Senior Chinese official Yu Zhengsheng on Monday said the mainland is willing to let Taiwan compatriots be the first to share the opportunities of its development. Yu, chairman of the National Committee of the Chinese People's Political Consultative Conference, made the remarks while meeting a business delegation from the Taiwan's Federation of Industries. Yu said the economic cooperation between the two sides has tied their interests together and is an important force in peaceful development of cross-Strait relations. The mainland has always been creating active conditions for cooperation among companies of both sides, and will not change the cooperation policy, Yu said. He praised the federation's efforts in advancing economic cooperation and improving peaceful relations between the two sides. ^ top ^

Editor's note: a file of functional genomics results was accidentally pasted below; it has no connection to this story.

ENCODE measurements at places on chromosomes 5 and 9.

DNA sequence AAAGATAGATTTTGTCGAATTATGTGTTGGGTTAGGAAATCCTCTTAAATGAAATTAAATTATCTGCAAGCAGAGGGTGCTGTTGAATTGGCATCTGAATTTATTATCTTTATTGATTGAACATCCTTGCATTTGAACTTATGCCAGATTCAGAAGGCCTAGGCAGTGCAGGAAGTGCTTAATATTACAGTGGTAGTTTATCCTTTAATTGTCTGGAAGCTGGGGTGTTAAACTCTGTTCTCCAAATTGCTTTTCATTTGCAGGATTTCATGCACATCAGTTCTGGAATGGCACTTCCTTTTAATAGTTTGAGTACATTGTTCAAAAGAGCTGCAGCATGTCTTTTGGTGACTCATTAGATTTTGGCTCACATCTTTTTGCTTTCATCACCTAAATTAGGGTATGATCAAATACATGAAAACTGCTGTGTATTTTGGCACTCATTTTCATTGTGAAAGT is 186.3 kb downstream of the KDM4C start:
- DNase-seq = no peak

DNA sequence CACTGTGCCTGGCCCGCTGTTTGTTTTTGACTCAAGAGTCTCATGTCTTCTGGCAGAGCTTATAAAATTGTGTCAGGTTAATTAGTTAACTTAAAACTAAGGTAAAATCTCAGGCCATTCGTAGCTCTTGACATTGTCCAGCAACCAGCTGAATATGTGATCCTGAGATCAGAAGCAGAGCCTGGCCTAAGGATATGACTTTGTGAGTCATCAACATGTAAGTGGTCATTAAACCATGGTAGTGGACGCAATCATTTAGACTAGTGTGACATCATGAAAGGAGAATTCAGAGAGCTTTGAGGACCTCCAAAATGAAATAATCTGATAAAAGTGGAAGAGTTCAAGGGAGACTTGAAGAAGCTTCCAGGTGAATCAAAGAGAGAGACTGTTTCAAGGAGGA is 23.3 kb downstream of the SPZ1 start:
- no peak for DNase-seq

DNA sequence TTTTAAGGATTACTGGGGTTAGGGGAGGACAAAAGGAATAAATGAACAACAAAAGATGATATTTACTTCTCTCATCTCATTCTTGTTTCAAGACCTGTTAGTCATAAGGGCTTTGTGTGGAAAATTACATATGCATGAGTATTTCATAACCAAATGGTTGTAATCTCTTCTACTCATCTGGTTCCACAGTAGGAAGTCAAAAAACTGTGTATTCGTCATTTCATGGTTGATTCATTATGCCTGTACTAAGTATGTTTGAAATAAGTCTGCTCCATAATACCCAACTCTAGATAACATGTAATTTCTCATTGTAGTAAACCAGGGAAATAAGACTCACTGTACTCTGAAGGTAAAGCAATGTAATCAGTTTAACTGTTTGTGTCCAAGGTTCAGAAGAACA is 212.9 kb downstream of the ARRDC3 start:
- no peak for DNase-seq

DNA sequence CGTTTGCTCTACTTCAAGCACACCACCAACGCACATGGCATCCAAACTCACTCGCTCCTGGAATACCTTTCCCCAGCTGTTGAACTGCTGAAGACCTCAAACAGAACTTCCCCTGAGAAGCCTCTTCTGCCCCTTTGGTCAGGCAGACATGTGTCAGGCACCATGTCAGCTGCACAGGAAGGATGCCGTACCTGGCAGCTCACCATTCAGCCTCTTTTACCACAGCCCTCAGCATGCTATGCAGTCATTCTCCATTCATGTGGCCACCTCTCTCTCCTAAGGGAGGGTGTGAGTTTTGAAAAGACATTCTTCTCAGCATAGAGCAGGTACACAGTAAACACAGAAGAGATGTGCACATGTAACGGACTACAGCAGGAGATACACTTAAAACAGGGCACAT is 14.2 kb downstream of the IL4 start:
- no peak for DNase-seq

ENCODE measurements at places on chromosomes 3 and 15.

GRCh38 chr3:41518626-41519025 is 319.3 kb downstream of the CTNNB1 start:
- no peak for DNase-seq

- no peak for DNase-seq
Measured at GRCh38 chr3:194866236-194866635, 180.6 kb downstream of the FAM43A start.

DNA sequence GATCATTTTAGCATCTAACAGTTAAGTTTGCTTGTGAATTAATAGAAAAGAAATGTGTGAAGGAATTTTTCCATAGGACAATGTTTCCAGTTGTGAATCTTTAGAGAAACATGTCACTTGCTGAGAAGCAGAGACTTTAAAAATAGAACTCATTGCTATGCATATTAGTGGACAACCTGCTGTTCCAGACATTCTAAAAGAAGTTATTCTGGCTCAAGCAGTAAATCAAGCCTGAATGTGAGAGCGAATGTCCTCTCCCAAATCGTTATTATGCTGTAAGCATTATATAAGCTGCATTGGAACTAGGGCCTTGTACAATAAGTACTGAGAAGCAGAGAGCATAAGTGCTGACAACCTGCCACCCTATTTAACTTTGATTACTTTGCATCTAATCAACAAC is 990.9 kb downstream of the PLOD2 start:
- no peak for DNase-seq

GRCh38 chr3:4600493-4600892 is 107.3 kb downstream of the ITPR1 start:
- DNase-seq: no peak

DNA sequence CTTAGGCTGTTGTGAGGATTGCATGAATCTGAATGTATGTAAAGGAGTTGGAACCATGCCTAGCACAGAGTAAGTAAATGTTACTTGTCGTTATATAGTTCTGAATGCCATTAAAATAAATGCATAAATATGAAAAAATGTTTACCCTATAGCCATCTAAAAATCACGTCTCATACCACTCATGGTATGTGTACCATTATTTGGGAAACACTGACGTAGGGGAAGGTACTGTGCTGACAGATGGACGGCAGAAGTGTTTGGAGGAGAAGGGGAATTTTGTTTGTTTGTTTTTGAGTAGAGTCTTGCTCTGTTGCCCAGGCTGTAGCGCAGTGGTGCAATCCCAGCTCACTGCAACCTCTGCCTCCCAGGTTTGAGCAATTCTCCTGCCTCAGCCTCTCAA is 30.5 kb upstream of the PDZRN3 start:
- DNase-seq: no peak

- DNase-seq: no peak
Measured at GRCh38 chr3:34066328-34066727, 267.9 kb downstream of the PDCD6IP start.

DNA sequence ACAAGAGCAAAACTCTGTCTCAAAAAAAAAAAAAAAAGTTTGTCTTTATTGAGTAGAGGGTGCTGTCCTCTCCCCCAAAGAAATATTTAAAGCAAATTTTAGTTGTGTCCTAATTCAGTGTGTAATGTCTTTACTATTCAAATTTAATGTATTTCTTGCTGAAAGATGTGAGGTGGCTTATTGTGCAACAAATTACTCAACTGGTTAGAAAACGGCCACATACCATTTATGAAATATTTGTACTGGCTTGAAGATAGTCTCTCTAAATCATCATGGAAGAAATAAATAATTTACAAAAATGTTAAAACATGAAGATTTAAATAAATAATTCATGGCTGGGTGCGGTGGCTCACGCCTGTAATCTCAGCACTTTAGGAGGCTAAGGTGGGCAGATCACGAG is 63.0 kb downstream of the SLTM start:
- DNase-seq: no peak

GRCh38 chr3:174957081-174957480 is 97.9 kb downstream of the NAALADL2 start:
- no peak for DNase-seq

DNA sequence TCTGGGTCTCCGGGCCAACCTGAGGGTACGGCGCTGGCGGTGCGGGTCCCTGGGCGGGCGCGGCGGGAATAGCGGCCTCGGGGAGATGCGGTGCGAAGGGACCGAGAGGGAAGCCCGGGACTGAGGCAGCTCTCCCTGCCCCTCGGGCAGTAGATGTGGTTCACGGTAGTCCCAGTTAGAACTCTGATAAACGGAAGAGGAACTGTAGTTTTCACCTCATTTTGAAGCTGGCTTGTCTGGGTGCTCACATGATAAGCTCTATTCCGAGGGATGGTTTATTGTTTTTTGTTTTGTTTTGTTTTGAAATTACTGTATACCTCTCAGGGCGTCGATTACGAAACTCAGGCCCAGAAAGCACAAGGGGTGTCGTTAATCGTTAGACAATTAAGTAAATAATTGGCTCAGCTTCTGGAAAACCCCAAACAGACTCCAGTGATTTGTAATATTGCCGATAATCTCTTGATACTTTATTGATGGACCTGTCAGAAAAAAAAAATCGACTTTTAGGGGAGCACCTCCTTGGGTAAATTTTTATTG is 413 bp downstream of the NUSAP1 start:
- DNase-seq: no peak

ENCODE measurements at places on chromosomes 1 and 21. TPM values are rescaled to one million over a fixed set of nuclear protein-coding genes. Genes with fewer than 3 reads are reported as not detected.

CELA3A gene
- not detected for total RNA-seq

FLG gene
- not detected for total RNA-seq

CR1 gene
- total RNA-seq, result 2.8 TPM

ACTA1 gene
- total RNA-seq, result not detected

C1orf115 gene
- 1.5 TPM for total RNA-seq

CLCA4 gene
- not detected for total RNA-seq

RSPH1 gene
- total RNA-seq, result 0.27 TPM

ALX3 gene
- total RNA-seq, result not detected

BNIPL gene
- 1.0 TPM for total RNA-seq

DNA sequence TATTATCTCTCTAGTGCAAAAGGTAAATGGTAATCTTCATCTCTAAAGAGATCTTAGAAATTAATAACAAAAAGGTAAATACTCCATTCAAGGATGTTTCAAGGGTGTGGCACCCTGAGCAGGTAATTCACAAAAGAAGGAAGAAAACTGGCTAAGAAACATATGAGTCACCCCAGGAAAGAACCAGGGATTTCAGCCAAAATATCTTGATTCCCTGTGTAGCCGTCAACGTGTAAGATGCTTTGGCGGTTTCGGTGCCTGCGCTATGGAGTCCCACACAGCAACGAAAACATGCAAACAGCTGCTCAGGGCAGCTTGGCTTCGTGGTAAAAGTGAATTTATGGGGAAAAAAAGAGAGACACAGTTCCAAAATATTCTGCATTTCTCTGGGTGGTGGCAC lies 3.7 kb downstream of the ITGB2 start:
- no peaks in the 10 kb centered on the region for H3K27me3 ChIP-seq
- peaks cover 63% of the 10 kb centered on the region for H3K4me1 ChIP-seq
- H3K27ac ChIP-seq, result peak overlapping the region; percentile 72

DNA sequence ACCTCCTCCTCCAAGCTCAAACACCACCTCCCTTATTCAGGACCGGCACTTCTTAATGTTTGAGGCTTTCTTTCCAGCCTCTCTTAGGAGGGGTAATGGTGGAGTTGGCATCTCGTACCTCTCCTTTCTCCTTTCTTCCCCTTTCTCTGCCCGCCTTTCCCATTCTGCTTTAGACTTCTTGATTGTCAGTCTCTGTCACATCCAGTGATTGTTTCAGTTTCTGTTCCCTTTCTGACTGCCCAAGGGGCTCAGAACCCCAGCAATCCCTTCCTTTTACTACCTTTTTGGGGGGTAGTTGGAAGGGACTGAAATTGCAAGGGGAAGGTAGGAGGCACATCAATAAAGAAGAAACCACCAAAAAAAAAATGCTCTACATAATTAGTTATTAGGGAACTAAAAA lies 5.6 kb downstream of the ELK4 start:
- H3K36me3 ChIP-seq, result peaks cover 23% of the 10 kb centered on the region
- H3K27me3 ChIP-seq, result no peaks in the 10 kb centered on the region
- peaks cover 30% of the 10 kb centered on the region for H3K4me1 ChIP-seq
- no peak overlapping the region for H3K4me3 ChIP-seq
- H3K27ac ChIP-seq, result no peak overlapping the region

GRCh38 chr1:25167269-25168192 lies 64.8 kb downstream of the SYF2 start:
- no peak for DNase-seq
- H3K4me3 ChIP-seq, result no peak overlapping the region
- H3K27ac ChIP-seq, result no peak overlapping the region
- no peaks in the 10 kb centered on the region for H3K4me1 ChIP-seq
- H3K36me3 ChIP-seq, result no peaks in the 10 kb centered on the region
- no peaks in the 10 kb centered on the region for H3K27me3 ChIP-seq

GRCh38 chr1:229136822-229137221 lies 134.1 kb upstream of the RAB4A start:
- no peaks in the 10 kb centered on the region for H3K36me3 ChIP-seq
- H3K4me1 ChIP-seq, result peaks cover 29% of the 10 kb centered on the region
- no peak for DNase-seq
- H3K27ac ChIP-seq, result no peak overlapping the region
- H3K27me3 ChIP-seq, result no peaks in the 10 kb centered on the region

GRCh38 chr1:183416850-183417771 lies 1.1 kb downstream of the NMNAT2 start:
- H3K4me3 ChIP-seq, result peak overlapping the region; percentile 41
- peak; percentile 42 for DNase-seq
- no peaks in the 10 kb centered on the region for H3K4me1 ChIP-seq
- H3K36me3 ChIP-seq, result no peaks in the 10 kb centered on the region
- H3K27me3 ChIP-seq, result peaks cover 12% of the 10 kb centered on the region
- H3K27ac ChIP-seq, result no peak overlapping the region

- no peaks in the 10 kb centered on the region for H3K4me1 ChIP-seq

Taiwan reshuffles its mainland affairs authority (Xinhua)
Taiwan leader Ma Ying-jeou's office released an official document on Tuesday allowing the resignation of Chang Hsien-yao, deputy chief of the island's Mainland Affairs Council. Lin Chu-chia was named to replace Chang, and Shih Fui-fen appointed as a deputy chief of the council, according to the document. On Aug 16, Taiwan's administrative authorities said Chang offered to resign and his resignation was accepted. However, Chang later claimed that he "was told to resign on Aug. 14". ^ top ^



Financial, technology sectors push mainland stock markets higher (Global Times)